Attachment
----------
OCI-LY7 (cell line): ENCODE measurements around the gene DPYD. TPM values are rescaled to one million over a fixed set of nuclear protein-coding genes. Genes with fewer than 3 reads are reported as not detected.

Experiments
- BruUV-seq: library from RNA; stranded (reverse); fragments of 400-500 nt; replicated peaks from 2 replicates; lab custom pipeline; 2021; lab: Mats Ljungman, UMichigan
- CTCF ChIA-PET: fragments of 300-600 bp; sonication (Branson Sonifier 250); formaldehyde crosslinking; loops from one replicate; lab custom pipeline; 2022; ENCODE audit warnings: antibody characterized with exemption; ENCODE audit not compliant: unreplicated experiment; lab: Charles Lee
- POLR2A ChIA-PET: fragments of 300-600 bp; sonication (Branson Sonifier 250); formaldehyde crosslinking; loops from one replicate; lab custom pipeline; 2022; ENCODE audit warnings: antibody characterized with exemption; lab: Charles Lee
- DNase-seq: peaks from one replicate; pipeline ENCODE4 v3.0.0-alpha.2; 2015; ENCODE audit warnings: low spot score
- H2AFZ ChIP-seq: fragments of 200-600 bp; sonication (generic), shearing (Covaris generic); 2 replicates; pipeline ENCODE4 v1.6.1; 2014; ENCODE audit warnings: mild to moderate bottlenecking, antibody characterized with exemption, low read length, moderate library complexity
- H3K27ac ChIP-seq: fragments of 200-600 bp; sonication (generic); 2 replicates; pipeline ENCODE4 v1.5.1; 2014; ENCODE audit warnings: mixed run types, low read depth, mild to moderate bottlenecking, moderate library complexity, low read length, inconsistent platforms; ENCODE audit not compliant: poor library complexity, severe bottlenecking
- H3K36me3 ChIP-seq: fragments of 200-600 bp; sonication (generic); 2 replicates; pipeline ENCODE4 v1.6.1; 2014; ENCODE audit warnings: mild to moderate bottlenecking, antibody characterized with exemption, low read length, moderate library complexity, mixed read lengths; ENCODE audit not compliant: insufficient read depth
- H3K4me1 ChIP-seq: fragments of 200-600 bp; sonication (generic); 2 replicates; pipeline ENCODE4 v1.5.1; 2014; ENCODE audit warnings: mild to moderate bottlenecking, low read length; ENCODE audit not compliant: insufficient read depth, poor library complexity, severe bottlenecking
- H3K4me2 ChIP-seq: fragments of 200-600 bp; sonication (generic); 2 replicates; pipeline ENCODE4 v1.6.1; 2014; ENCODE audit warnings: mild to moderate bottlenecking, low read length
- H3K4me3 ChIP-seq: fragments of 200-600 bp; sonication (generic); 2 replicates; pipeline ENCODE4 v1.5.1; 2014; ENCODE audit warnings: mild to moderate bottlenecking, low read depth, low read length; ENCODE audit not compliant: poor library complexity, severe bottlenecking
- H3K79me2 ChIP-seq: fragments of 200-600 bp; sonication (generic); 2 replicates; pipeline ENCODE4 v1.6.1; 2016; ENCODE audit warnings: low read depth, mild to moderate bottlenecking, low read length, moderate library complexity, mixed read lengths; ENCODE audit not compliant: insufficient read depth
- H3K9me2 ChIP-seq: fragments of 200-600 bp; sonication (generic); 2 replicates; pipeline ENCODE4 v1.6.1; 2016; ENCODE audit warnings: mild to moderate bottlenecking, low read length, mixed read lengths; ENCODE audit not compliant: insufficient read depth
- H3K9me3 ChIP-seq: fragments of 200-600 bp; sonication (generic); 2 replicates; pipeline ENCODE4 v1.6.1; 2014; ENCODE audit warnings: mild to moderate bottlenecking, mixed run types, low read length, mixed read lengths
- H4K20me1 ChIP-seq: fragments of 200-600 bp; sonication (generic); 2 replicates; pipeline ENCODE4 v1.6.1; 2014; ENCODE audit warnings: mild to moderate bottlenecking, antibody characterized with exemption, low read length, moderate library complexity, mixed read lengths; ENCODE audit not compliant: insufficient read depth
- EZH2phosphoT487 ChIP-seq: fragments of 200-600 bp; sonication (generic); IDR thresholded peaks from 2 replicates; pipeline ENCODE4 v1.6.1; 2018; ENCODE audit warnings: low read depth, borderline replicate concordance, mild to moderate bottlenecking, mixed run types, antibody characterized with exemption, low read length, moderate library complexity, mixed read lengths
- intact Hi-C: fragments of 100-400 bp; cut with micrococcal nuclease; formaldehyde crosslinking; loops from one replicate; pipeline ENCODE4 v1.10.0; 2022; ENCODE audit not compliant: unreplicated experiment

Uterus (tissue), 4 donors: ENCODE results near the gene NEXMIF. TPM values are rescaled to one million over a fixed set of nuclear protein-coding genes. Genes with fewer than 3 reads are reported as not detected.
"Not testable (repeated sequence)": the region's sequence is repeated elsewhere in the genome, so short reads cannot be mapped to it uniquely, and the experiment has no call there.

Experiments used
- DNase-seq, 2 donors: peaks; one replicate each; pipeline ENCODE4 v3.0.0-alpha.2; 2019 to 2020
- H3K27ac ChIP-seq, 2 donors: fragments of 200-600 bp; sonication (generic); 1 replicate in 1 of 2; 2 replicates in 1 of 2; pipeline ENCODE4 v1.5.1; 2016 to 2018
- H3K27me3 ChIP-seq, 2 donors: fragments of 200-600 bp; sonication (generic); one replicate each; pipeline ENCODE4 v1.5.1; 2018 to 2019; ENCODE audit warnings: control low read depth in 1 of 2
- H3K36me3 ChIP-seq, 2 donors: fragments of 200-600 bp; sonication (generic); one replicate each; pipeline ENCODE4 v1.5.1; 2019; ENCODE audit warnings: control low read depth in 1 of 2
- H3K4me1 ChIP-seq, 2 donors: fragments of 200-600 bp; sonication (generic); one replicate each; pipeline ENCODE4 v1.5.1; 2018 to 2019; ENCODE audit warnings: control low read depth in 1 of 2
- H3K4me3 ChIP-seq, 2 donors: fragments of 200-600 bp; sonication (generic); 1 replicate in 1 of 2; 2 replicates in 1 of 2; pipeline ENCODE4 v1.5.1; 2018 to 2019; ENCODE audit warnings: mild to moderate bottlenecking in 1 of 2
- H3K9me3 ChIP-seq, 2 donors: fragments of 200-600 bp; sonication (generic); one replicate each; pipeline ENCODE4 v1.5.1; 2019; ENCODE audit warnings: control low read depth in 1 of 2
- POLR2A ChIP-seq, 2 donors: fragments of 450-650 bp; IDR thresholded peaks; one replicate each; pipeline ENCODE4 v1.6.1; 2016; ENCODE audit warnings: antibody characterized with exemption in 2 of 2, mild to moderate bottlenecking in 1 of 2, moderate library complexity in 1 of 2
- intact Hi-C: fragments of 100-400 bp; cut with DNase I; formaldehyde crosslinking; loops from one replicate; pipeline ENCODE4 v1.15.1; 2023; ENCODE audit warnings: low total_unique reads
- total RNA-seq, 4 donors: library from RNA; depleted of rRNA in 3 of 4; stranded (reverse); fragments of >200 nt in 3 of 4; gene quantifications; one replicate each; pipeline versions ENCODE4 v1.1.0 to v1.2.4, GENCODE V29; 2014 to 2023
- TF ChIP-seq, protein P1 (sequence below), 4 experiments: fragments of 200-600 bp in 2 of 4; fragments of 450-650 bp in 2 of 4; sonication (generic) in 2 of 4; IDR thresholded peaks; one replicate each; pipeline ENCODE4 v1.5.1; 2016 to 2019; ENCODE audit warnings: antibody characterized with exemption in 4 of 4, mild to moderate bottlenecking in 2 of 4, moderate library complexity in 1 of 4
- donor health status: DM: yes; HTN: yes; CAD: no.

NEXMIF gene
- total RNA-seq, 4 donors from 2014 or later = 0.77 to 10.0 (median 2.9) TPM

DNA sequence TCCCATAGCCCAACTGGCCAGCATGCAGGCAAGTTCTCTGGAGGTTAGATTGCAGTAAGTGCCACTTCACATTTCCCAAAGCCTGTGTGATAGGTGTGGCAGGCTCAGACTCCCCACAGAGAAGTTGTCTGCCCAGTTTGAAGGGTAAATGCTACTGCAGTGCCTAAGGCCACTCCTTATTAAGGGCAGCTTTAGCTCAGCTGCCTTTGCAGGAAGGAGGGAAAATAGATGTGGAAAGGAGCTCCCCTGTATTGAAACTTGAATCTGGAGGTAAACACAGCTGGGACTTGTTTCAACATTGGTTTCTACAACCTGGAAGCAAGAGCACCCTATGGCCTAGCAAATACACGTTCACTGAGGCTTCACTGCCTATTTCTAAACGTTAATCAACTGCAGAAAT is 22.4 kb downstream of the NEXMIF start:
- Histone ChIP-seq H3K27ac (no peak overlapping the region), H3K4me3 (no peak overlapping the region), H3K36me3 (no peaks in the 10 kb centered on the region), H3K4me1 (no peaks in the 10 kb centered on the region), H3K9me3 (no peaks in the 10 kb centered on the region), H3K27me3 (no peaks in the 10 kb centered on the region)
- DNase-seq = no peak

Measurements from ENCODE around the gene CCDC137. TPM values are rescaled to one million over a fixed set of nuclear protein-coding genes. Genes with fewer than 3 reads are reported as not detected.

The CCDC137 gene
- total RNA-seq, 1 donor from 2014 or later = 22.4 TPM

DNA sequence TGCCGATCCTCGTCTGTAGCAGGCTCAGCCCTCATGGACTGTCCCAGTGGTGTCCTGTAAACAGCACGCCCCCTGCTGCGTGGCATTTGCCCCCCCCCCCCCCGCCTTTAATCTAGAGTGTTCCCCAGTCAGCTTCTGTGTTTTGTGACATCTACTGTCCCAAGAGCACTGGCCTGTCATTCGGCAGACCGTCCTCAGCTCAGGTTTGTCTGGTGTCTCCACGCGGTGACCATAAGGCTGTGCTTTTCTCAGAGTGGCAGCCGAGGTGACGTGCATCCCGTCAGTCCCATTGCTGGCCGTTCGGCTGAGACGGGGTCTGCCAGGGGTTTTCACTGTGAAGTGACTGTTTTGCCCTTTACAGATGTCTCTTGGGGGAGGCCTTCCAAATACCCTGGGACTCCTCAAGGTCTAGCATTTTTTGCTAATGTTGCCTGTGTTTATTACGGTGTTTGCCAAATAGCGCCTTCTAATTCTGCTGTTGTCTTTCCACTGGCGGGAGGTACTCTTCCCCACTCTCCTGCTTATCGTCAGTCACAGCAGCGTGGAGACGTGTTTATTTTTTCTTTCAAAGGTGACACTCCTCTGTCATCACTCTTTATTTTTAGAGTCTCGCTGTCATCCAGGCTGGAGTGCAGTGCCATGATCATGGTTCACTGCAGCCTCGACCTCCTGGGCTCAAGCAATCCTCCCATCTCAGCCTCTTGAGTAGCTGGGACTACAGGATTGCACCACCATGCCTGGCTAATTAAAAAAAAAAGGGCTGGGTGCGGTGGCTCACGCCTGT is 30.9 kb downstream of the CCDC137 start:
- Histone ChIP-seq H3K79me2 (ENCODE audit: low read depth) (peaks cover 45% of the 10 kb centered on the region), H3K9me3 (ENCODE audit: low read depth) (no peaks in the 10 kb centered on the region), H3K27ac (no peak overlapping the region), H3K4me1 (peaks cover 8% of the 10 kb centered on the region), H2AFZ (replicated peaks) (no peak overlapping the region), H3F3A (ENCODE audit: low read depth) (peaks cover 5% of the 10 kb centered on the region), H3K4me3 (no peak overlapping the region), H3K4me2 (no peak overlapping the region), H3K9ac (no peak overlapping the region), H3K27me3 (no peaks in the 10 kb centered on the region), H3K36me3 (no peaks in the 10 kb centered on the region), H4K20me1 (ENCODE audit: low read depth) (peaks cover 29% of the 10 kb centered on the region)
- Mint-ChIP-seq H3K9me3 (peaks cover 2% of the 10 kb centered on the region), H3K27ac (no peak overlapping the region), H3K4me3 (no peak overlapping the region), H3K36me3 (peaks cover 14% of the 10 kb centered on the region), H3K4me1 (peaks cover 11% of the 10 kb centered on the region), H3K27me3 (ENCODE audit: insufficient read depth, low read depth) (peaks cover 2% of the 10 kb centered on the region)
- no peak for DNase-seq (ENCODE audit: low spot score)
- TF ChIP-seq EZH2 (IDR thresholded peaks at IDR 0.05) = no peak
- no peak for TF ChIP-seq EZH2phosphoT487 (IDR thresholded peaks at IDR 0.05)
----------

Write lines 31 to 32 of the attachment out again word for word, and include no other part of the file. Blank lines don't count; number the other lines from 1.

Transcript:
- total RNA-seq, 4 donors: library from RNA; depleted of rRNA in 3 of 4; stranded (reverse); fragments of >200 nt in 3 of 4; gene quantifications; one replicate each; pipeline versions ENCODE4 v1.1.0 to v1.2.4, GENCODE V29; 2014 to 2023
- TF ChIP-seq, protein P1 (sequence below), 4 experiments: fragments of 200-600 bp in 2 of 4; fragments of 450-650 bp in 2 of 4; sonication (generic) in 2 of 4; IDR thresholded peaks; one replicate each; pipeline ENCODE4 v1.5.1; 2016 to 2019; ENCODE audit warnings: antibody characterized with exemption in 4 of 4, mild to moderate bottlenecking in 2 of 4, moderate library complexity in 1 of 4